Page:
Health is a topic included in many election manifestos – but exactly how could your vote ease local healthcare pressures?
Every council faces its own set of challenges when it comes to the care of its demographic, whether it’s the growing ageing population or mounting pressures on GPs to meet appointments.
To help, each has a board made up of non-executive NHS directors, councillors and representatives from service users, carers and the voluntary sector.
As such, councillors are well-placed to have an understanding of health and social care services, which are under the remit of the Integration Joint Boards (IJBs).
They have a wider role where their interest lies in the wellbeing of the communities they look after – and have the “lived experienced” to understand what their constituents need most.
So, how can councillors help?
Across Scotland, there are 30 IJBs responsible for planning health and social care services.
These boards have full power to decide how to use resources and deliver services.
This can range from promoting healthy eating to ward off obesity, through to type 2 diabetes and mental health campaigns.
Vice-chairwoman of the Aberdeen IJB, Labour councillor Lesley Dunbar, explained: “We’re living in times where there’s a number of challenges, and being on the IJB is important because it gives us an opportunity to have scrutiny and ensure accountability.
“Councillors are elected to make a difference and positive change.
“And through the role of being an IJB member, I think we are really well-placed to be able to do that.”
Additionally, she says councillors on the board can be held accountable for the “quality of their decisions”.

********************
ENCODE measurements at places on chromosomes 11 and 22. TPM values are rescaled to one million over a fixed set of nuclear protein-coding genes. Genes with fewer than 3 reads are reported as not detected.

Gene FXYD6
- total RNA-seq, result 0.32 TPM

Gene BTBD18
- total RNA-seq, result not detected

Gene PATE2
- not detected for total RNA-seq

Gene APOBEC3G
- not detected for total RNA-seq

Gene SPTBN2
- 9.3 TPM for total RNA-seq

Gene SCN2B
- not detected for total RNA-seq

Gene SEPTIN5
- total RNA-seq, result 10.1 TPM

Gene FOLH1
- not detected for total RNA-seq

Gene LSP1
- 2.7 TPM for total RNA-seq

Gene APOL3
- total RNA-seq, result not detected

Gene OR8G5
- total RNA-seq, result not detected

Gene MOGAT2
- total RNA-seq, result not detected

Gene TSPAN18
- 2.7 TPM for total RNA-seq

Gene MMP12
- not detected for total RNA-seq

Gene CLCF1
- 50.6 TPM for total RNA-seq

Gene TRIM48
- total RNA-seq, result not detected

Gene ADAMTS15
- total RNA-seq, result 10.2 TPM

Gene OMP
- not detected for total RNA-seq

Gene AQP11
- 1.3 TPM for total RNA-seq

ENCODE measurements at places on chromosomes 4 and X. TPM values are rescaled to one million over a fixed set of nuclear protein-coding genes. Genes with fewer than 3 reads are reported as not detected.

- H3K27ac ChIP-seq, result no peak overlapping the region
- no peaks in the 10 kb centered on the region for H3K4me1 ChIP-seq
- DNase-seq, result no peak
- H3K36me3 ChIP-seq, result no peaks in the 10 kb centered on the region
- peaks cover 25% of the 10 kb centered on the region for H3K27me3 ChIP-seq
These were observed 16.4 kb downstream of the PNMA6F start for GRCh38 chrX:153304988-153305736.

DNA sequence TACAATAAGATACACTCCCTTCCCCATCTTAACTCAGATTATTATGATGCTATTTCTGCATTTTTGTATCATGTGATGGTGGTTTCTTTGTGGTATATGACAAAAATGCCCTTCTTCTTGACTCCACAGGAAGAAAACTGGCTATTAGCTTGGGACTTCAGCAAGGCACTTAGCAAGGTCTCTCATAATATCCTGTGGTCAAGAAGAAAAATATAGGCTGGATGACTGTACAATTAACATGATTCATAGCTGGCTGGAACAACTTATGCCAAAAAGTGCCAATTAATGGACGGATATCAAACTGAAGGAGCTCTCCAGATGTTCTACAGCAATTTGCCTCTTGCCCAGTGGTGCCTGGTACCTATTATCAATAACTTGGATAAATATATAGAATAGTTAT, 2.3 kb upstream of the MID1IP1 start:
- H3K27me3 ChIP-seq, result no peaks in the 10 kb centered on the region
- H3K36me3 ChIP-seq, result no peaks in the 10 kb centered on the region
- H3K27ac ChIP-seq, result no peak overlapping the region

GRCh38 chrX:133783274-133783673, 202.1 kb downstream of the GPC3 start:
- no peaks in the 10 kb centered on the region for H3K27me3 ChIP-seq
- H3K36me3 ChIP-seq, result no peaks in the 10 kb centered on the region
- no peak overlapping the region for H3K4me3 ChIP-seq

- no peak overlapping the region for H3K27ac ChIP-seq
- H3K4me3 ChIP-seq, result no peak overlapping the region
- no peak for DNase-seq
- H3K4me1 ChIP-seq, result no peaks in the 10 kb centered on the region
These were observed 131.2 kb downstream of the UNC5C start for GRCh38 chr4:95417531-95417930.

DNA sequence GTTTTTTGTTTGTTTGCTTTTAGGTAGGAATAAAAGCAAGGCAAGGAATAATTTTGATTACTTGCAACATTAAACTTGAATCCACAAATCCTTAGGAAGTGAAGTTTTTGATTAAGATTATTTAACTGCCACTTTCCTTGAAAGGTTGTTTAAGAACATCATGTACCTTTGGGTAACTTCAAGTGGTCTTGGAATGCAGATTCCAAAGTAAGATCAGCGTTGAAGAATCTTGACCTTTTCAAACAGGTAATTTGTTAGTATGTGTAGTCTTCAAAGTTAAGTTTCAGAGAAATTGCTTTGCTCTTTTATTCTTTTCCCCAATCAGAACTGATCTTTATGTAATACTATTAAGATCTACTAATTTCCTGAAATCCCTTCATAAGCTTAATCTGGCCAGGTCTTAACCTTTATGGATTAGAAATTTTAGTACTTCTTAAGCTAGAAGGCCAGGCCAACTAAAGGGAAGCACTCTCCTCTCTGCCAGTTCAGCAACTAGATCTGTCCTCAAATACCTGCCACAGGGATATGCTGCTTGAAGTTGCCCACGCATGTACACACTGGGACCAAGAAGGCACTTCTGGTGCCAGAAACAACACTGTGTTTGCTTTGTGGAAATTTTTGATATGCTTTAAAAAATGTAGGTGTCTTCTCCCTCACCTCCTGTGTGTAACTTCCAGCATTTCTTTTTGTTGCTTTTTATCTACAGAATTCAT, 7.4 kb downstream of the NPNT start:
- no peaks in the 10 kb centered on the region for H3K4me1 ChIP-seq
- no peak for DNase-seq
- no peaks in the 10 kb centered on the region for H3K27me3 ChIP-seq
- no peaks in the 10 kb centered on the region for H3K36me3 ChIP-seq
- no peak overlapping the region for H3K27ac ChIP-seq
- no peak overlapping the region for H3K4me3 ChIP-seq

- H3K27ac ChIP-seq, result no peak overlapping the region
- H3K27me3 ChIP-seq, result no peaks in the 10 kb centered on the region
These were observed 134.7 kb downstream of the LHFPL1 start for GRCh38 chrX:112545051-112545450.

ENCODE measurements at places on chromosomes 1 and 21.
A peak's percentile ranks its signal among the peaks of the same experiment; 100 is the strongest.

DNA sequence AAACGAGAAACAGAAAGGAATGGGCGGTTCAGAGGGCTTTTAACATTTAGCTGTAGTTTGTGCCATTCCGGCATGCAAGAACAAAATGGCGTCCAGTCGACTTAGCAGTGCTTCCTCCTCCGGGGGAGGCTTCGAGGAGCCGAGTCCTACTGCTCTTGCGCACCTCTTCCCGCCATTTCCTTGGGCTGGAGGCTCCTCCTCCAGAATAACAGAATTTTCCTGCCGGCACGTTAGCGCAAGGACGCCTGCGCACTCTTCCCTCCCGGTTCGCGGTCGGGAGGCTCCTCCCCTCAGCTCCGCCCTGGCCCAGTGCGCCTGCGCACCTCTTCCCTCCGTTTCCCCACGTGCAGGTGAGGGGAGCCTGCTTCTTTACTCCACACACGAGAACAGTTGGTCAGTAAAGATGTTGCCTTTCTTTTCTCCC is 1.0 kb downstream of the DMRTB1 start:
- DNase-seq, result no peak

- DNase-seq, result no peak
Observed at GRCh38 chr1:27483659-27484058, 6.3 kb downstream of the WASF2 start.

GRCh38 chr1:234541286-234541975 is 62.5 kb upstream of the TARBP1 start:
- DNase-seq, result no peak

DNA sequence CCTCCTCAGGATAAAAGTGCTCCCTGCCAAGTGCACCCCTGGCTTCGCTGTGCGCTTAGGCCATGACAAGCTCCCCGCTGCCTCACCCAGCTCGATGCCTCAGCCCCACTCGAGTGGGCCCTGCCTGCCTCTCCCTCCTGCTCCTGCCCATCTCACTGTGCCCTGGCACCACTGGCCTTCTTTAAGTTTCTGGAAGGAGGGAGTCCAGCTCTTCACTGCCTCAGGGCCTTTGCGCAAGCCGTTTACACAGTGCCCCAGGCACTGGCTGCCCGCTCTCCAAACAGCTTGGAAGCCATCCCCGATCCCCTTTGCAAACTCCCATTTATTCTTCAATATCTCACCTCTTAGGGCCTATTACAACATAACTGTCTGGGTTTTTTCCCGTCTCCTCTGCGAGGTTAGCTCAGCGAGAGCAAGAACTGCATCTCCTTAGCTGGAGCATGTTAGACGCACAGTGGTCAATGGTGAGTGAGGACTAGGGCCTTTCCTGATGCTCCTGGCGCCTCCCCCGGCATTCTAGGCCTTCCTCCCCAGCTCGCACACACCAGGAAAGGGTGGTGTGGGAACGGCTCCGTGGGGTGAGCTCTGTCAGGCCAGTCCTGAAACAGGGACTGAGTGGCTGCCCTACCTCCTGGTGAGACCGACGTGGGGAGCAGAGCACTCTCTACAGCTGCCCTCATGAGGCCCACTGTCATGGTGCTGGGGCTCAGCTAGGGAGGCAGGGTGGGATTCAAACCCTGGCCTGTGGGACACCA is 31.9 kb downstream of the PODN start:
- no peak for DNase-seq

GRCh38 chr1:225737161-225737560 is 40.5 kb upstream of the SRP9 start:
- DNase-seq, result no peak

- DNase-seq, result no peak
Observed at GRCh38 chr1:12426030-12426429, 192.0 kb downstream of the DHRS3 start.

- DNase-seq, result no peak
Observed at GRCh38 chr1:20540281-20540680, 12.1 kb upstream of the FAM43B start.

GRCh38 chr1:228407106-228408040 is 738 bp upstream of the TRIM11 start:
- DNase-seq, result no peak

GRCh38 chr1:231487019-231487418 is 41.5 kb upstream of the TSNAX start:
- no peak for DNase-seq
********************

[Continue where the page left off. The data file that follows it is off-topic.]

What has Aberdeen’s IJB managed to achieve?
In Aberdeen, the IJB has had a “very ambitious strategy” for the last five years.
It has eight voting members – four people who sit on the NHS Grampian board, and four councillors (two Aberdeen Labour, one Conservative and one SNP).
One of its success stories has been Operation Home First, an initiative to reduce the length of time people may need to spend in the wards.
It ran for an initial 16 weeks from January 2021, and members of Aberdeen’s integration joint board (IJB) were asked to extend it.
Meanwhile, Hospital At Home, another aspect of Operation Home First, offered patients hospital-level care for conditions, such as pneumonia and sepsis without them having to leave their homes.
A report from April 2021, said it prevented 308 elderly people from being admitted to the wards that year, and helped 168 be discharged sooner.
Reaching out to hear from patients, carers and members of the public
Ms Dunbar, who is stepping down from politics at this election, said officials in the IJBs don’t work as individuals – but as a part of a team.
“More and more, we’re looking to co-design and co-produce services,” she said.
“It’s not only about what individual councillors think, it’s that we need to continue to work in partnership with staff and communities.
“And reach out and hear from patients, carers or parents.
“We often talk about that ‘lived experience’, and it’s key to deliver the best possible services for families and communities.”